Strategies to survive the screening process

Strategies to survive the screening process

What kinds of questions should you expect to answer?

August 2017

YOU’VE FOUND A JOB that looks good to you, and the recruiter is definitely interested. But before the practice will bring you out for a site visit and in-person interview, that recruiter wants to conduct a screening interview by phone.

A phone-based screening interview is pretty standard these days, according to veteran health care recruiter Don Rainwater. But for young physicians interviewing for their first job, it can be a nerve-wracking affair.

What kinds of questions can you expect to answer? To find out, we asked Mr. Rainwater, who has interviewed hundreds of physicians during his career as a recruitment consultant with the Veterans Health Administration. Here are the strategies he offered during a conversation with Today’s Physician.

How should physicians prepare for a screening interview via phone?
First, find a place where you can focus on the questions, where you are not being distracted by people coming in and out of the room. When I’m talking to a physician who is obviously sitting in a lunchroom and people are walking around, there’s a lot of background noise.

“If the recruiter doesn’t bring up compensation, I don’t think the physician should.”

~ Don Rainwater
Veterans Health Administration

Here’s what I tell practicing physicians: If you have a private office where you can take the call, great. If not, maybe you can tell your office manager, “Please don’t interrupt me, I’m on a conference call.” If you don’t do that, the recruiter might walk away with the sense that you’re not really taking this seriously.

When can physicians expect the call to take place?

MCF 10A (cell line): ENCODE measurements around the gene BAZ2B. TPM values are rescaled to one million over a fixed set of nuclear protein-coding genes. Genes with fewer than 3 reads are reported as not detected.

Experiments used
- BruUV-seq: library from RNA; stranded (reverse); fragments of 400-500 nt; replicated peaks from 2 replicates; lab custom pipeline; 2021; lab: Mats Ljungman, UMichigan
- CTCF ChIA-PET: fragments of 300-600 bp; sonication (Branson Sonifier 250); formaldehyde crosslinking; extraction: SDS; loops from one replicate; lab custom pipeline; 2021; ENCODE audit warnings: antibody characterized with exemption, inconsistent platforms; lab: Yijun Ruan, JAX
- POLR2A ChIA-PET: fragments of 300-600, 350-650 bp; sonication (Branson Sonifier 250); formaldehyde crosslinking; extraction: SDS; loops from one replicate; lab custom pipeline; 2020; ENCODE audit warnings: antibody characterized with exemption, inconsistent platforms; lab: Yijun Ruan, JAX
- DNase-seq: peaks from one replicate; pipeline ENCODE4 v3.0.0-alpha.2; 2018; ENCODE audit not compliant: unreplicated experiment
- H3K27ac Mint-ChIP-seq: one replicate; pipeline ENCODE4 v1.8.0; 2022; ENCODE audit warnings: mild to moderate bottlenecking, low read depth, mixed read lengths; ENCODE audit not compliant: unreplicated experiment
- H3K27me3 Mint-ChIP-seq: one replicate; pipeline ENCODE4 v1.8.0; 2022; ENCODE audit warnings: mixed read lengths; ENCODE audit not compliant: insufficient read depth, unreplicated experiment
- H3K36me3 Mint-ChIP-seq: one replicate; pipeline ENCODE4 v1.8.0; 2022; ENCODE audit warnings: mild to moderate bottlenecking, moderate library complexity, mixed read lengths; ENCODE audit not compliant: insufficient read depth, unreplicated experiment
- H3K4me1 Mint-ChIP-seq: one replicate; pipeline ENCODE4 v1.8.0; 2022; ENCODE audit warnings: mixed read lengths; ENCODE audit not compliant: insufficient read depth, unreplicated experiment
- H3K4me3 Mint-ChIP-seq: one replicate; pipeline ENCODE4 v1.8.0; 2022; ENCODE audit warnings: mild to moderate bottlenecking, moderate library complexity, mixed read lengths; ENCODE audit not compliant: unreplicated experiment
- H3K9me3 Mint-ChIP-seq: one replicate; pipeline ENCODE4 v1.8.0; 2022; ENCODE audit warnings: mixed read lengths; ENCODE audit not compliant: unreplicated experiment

Some physicians assume that recruiters are willing to talk at 8 or 9 at night, and that’s not usually the case. I’m adamant about controlling my time, so the way I frame these discussions is to say, “I know your time with your family is valuable to you, and mine is valuable to me. Let’s find a time, even if it’s during your lunch hour. I’ll take my lunch hour to talk to you, if you’re willing to do the same.” Or I’ll say, “I’m willing to talk with you first thing in the morning before you get started with patients.” I would suggest that physicians show the same flexibility.

What kinds of questions can physicians expect?
I usually ask detailed questions to gain some insight into how physicians practice. One question might be “How would you describe your practice style?” Questions about strengths and weaknesses are also popular. And I will usually ask physicians what they found interesting about our organization.

How should physicians answer a question about strengths and weaknesses?
The worst thing is when somebody starts talking about their weaknesses and they go on and on and on. There have been times when I’ve said, “Just one or two is fine.” And if physicians don’t offer it themselves, I’ll usually ask, “What steps have you taken to improve on that?” or “What did you do to correct that?”